In fact, it was his appointment that became the last straw for me to stop voting for the Liberals- actually no, it was the NT intervention plan that did it for me.

As for Labor- again, too many strikes also- Keating's reign, Carr flogging off state assets to MacBank (and mysteriously joining their ranks soon after) and the Lane Cove Tunnel, among many other things state level, and Federally Conroy's internet censorship filter, along with compensating the coal industry and 'big Australia' sealed it federally.

Greens have impressed me more and more over the years- it seems they've actually started to get their act together and filled the space left by the Democrats. Opposing privatization is a plus, as well as the parliamentary pay rises (either which way I see it, it was a lot more than all of the other candidates who hopped straight aboard).

Democrats seemed to appeal in all the wrong ways- it tried to be a grassroots democratic party, but was staffed by WAY too many openly bigotted small-L liberals and people rather less enthusiastic about CIR in practice- so no support from me.

One Nation was a similar story- many of their policies were good, a REALLY grassroots democrats party on the conservative side was appealing- but too many racists on board, too much fuss on 'multiculturalism', and give off rather indifferent vibes to Indigenous concerns (although I doubt they're as hostile as the libs are)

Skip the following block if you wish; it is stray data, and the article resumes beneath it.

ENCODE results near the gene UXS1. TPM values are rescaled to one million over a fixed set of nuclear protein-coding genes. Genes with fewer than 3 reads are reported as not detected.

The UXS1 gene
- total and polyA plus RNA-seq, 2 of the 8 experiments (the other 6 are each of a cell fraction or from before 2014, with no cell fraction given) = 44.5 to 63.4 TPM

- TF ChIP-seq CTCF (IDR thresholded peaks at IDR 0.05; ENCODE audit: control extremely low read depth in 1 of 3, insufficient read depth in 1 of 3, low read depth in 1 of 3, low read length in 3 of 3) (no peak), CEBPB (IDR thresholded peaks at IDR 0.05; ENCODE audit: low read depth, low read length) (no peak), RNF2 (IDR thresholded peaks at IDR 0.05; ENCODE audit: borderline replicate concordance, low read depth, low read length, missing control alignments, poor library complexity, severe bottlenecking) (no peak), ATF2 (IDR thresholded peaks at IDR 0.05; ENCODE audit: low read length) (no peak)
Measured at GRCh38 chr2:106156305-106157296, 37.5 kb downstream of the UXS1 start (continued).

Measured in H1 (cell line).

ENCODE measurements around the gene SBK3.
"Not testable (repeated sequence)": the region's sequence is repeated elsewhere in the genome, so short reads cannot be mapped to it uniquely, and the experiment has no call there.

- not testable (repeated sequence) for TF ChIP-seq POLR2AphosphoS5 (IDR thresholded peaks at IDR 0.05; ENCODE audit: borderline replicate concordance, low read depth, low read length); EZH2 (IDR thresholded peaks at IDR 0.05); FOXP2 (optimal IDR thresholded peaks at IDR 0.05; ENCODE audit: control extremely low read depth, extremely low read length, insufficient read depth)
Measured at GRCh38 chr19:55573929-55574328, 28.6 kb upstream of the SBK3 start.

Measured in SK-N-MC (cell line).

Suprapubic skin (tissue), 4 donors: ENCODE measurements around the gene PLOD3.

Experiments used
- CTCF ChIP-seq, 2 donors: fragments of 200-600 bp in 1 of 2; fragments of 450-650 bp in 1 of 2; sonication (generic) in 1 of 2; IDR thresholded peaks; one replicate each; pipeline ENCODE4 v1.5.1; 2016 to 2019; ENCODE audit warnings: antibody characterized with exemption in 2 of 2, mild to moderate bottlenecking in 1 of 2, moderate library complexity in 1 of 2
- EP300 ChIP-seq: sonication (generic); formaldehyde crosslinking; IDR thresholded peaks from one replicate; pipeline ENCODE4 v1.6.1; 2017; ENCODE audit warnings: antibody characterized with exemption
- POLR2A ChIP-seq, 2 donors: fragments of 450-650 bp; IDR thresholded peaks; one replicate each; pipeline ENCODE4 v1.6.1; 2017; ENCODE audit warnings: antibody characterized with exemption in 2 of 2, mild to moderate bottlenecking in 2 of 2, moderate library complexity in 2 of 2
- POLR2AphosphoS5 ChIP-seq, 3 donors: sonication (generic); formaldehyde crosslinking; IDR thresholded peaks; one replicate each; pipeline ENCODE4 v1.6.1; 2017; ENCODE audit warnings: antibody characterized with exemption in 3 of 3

On the note of the Senate, it simply highlights a big flaw of the representative system, in that the handful of minor seats basically make the decisions alone, while the majors simply vote among party lines.
Posted by King Hazza, Thursday, 7 January 2010 11:00:11 PM
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Labour and liberal are virtually the same, differing only in their rhetoric. Their policies are decocted from opinion polls and have no idealistic component at all; idealism is for rhetorical purposes only. Liberal and Labor are in the business of winning elections--the slightly painful decisions they are sometimes forced to make are equally pragmatic; necessary evils calculated to count towards a future poll or to counter a current electoral issue that demands attention--prevarication being always the preferred option. The major parties thus precisely mirror the electoral majority in as much as this can be said to embody a political bias: it is in favour broadly of wealth generation at any cost. Politicians are corrupt because the electorate is corrupt and demands it.
The Greens, Family First et al at least stand for something; their primary function as minor parties, however, is to facilitate conscience votes for those who are rightly sickened by our rapacious system. The minor parties will continue to do well on the fringes, so long as their policies are never achieved. Should they ever break hegemony, they would transcend their mandate and cease to stand for anything, except of course for rhetorical purposes.